It’s never a dull moment when the angels have to square off against their demonic counterparts, and this week’s part one is no different, as the two pairs of sisters engage in a beach volleyball duel. The angels actually win, but the demons respond by releasing a plague of sea-based ghosts. The segment is sprinkled with the requisite trash inter-rival talk.
However, its the second part that really caught my attention. Panty & Stocking both actually seem to exhibit personalities and emotions – a rare thing indeed – as Stocking falls head-over-heels in love with an extremely uncouth, rude, and apathetic guy who also happens to be a ghost. Panty is necessarily concerned, and aims to take out the ghost until Stocking intervenes.
Stocking is willing to ditch her duties as an angel along with her sister in order to elope with the ghost. But when he puts the ring on her, he ascends into heaven, as the yearning keeping him tied to the world has now been fulfilled. There hadn’t been this kind of ghost resolution thus far in the series, and it was surprising, considering how contemptuous of ghosts both sisters have shown throughout. For one of them to fall in love so completely – without explanation – was certainly unexpected. Rating: 3.5
We have what looks to be the last calm before the storm, as both sides have resolved to attack the other with as much force as they can muster. In Tamazuki’s case, he’s lured an enormous army of Shikoku yokai into Nura territory and are itching to start the war. The hot-headed Shoei can’t wait, though, and storms the Shikoku’s tower alone. He is nearly killed before the crows show up and rescue him.
This is a revelation to Rikuo; simply waiting around while his clan’s defense gets shakier is not an option. He can’t let the fact he’s a weakling during the day be an excuse anymore. The elder youkai tell him it’s time for him to start a night parade of his own, so he does; starting with Yuki-onna and his other bodyguards. He also makes a pact with Night Rikuo. He’ll handle protecting the humans, while Night Rikuo will protect the yokai.
When Shoei, wounds still fresh, insists on going back to finish his fight; Rikuo stops him. But not to keep him from going, but to join him. The enemy is serious about wiping out the Nura clan and conquering its territory. The time for talk is over…hopefully. With only four episodes remaining, there’s plenty of time to deliver a satisfying resolution. Rating: 3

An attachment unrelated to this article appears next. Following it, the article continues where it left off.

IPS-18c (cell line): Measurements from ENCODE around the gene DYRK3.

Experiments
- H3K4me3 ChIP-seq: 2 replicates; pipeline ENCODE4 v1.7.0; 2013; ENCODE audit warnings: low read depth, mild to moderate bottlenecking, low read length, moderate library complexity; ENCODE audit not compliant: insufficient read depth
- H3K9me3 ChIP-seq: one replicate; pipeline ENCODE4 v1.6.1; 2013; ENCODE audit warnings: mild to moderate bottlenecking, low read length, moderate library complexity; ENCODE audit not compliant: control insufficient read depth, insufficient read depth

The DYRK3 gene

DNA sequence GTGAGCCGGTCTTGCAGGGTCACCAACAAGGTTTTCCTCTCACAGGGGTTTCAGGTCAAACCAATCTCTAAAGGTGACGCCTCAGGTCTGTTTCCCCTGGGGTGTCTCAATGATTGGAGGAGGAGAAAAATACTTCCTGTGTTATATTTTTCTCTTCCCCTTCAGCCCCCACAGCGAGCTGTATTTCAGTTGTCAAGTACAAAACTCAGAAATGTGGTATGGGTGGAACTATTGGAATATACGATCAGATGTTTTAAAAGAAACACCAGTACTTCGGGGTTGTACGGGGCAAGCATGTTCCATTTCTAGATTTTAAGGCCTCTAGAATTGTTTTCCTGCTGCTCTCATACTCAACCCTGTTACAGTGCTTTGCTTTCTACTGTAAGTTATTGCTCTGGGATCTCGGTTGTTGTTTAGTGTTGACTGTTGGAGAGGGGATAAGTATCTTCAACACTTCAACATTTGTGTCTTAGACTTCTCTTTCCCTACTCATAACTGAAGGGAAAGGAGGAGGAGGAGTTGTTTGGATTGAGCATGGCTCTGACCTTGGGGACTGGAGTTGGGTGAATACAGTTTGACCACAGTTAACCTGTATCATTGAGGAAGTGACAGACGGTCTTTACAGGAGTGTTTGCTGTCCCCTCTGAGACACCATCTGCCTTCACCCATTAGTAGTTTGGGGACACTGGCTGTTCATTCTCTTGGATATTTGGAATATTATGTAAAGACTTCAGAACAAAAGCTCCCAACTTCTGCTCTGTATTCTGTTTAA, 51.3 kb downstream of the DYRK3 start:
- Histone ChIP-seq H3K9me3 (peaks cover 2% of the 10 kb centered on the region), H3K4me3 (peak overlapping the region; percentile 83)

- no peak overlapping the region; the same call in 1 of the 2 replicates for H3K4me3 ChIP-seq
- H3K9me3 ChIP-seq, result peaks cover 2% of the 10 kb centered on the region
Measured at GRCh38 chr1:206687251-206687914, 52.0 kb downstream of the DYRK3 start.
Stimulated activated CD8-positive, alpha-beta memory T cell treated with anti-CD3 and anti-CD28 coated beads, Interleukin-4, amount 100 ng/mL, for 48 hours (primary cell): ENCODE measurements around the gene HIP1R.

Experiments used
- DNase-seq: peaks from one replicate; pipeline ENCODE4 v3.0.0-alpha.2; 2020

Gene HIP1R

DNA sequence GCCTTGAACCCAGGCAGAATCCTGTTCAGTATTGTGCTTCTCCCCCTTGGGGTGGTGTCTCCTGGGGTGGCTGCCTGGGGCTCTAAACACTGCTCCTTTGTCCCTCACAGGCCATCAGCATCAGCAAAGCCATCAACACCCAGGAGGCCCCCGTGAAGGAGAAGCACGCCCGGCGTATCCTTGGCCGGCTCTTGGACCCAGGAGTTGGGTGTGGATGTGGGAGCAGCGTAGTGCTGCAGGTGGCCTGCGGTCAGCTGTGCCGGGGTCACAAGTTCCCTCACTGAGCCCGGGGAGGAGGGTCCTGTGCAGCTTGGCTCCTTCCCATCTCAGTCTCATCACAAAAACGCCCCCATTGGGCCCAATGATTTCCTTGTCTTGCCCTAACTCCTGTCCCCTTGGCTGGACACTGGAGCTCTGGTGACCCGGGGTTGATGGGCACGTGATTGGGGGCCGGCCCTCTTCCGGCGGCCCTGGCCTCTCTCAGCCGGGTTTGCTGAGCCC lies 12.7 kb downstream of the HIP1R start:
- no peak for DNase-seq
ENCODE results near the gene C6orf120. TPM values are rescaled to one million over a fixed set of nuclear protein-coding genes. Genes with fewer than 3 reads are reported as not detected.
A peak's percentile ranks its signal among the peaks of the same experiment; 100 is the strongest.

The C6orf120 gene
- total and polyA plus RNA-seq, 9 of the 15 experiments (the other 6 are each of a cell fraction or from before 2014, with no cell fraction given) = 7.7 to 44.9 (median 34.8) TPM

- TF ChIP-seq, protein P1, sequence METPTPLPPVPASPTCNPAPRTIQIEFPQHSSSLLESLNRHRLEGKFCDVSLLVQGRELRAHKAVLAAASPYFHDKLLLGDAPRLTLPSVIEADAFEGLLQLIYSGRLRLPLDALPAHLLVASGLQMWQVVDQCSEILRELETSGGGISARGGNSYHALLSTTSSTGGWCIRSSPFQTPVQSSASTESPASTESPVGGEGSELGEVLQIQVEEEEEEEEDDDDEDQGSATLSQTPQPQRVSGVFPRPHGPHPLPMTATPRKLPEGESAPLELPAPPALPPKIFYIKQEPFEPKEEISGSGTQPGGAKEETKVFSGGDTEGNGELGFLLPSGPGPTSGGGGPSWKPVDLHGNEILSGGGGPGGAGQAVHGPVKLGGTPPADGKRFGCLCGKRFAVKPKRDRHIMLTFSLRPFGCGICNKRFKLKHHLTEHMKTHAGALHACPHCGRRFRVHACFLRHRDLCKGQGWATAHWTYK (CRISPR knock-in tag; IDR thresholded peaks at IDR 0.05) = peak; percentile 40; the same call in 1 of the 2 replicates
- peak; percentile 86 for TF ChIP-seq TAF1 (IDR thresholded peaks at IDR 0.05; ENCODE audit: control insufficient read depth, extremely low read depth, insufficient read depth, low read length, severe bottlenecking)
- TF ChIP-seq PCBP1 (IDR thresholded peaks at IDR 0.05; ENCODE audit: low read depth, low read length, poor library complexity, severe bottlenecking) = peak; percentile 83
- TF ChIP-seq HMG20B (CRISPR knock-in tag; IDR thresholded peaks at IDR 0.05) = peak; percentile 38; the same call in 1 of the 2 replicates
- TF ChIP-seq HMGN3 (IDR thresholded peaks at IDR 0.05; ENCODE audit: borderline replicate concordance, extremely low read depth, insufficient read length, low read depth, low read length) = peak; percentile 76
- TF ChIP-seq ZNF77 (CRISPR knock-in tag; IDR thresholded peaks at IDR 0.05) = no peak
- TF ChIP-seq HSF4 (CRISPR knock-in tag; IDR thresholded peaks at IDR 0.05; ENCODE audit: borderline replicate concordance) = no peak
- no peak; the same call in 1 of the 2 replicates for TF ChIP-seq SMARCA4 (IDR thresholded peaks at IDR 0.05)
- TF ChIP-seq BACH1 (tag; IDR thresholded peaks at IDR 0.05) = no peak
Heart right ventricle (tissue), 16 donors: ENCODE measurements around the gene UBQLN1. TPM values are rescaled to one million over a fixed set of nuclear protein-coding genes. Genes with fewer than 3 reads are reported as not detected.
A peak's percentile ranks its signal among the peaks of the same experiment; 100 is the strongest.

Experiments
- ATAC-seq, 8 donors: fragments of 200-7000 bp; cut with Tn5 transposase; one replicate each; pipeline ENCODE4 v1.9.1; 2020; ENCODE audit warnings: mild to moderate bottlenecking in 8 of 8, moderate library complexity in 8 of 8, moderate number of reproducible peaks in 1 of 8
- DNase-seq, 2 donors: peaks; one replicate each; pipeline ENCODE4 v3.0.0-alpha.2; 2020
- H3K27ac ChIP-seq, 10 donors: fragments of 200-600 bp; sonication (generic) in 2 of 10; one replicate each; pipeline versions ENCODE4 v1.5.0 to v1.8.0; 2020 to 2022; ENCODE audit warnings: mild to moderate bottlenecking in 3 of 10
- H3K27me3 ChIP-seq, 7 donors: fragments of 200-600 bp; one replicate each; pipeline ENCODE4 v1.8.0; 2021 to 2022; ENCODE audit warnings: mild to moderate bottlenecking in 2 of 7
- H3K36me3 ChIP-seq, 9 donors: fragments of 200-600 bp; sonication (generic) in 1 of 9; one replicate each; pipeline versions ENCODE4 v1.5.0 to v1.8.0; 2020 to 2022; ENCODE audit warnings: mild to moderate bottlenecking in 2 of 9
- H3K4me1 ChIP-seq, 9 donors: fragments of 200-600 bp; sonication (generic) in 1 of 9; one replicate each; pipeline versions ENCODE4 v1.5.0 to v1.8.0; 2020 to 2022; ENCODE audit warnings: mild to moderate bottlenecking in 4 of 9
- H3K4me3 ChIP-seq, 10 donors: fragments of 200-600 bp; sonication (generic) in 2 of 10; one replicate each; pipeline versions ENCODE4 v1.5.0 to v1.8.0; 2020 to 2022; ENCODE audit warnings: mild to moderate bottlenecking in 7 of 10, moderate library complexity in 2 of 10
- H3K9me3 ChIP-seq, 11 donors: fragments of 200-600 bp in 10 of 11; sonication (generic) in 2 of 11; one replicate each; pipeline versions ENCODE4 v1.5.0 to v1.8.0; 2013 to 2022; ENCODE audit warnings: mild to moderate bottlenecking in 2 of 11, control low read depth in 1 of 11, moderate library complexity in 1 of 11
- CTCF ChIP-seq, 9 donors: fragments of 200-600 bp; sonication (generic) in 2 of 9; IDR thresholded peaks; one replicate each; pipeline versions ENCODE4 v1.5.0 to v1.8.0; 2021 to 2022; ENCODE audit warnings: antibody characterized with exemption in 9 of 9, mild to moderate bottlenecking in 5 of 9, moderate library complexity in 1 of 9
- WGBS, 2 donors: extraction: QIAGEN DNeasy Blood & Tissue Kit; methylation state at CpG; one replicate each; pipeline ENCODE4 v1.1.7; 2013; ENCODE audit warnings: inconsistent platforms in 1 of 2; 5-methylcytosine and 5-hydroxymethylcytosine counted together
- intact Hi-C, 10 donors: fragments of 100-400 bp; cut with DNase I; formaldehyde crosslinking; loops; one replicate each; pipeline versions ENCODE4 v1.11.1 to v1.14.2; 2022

One of the really neat aspects of any vampire-themed narratives is the ridiculously long lives vampires live. When Toru can’t seem to get over killing Natsuno, he’s summoned to the mansion to meet with Sunako. Who had been just your typical creepy little ghoul girl became orders of magnitude more interesting when she shared her rich and harrowing life experience with Toru. Killed, buried, then risen; she embarked on a quest to find her parents that spanned human lifetimes, all the while killing kind and weak humans for food. Compared to her, Toru has absolutely no reason to kvetch.
The Kirishikis would prefer all of their vampire servants to have an attitude more like Megumi. Parts of her human personality remain – her cheerfulness, fashion sense, and love for Natsuno, for instance – but she’s also become totally desensitized to the actions she now takes nightly as a risen. She’s not going to let anyone rain on her human-draining parade.
This week Toshio meets covertly with Natsuno, who is a daywalker…and seems to now get fashion tips from Megumi (I’m not knocking it; after all some people have to look correct in this backwater village). However he’s dressed, he’s not interested in falling into line like Megumi; he wants to help Toshio get rid of the Shiki, including himself. But they must bide their time. I’m curious to learn how they’ll do it, and why they have to wait until the moment the vamps think they’ve achieved irreversible victory.
Not a party to these planes, Akira takes it upon himself to start the war early, but fails pretty quickly when the blue-haired daywalker appears. It would seem Akira is a goner, which will leave poor timid Kaori as the only living Tanaka. One thing’s clear: if the living are to take back the village, an uncoordinated direct attack won’t work. Rating: 3.5
When this arc began, I was wondering how they were going to make someone as dense as Tachibana even notice Rihoko Sakurai, let alone fall in love with her like he has the previous four girls. Well, it turns out this series was wondering that too, and wasn’t able to answer that question. Of all the arcs, this one was the most anti-climatic: things pretty much end the way they began; with Rihoko hoping “her feelings will someday reach him.” Okay…
So yeah, this was kind of the worst arc, IMO. Nakata Sae’s wasn’t that much better, but at least it ended with a substantive exchange of confessions of love. And while putting the focus on Rihoko really brought her character to life, this arc was definitely Tachibana’s worst showing; I’ll allow that he’s a dense guy who’s either unwilling or unable to deepen his relationship with his childhood friend…but most of the time he’s just dull and wooden.
I suppose I should have seen this coming. All of the previous arcs had quite a bit of momentum by the end of the third episode, but this time I still had no idea how the heck Tachibana was going to fall for Sakurai, short of a love potion. That isn’t to say there’s anything wrong with the relationship they end up with at the end, it just seems like a cheat, because she never had the guts to confess to him. Rihoko likes things to stay the same – and they do. One girl left: the prim, proper class prez with intense bangs. Here’s hoping it doesn’t end with naught but a hearty handshake, eh? Rating: 3